More than half the computers collected for recycling in the U.S. are shipped to developing countries, including Ghana.
Credit: Courtesy of Terra Blight
The San Francisco Green Film Festival kicks off today, and we here at The I Files couldn't be more excited. The event includes 50 films from around the globe, with more than 70 visiting filmmakers and guest speakers covering environmental topics such as clean energy, green chemistry, food, housing, trash and water. The festival takes place in the city by the Bay through June 5, ending, appropriately, on the U.N.’s World Environment Day. Make sure you check the website for more information.
We wanted to highlight an excerpt from a film that caught our attention. "Terra Blight" takes an intimate look at the people and livelihoods affected by the life cycle of electronics – one of the most ubiquitous sources of toxic waste on our planet. Dangers from the "disposal" – or lack thereof – of more than 100 million pieces of discarded technology a year run the gamut, from lead contamination to death. In the following excerpt, which we're featuring now on The I Files, journalist Mike Anane asks: Why is the U.S. dumping its electronic waste in Ghana?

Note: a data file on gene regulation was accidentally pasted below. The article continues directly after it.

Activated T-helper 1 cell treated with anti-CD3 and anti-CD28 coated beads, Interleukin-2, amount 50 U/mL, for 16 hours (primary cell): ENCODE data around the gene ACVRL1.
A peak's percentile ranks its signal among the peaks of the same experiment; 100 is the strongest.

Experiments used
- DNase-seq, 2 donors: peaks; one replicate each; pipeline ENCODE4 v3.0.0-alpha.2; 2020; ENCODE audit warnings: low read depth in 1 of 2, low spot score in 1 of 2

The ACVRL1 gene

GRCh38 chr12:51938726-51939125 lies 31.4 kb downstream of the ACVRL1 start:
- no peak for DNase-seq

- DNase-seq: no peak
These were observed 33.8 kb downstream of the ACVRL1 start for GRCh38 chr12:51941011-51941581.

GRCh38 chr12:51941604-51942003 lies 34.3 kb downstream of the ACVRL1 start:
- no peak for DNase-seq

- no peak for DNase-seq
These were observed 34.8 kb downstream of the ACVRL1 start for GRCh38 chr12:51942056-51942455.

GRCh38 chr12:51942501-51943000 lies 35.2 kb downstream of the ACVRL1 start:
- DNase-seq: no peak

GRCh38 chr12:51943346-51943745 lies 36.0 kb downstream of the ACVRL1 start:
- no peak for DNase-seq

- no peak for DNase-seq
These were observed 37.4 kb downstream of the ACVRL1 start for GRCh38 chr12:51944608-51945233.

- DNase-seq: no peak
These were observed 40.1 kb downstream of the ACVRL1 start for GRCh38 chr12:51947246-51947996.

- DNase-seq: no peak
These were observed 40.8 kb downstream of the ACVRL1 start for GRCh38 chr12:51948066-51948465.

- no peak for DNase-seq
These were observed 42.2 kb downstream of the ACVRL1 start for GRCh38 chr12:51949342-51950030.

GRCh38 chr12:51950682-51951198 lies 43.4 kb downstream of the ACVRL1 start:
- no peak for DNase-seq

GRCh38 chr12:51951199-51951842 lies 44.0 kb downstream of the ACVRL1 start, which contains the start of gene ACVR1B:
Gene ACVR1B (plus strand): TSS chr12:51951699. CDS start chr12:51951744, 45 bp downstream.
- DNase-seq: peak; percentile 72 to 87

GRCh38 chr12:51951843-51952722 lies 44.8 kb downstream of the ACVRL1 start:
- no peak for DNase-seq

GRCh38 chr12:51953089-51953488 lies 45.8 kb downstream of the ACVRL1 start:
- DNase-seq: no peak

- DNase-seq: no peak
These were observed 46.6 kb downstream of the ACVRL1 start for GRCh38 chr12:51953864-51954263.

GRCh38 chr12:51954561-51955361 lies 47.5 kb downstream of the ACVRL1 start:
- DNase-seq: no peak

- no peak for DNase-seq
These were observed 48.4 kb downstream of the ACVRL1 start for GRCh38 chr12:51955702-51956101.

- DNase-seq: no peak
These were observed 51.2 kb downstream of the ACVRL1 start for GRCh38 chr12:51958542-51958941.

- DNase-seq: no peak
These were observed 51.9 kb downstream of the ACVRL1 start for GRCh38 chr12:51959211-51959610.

Got more great tips? Write them in the comments below or tweet me at @juliachanb.
The I Files, a project of The Center for Investigative Reporting, is pleased to support the San Francisco Green Film Festival as a media sponsor this year. For more on the latest documentaries from around the world, subscribe to our YouTube channel.
While the U.N. has reported optimistic news about controlling the HIV and AIDS epidemic, Uganda's infection rates are expected to grow because of an increased stigma for at-risk groups like gay men and sex workers. (via PBS NewsHour)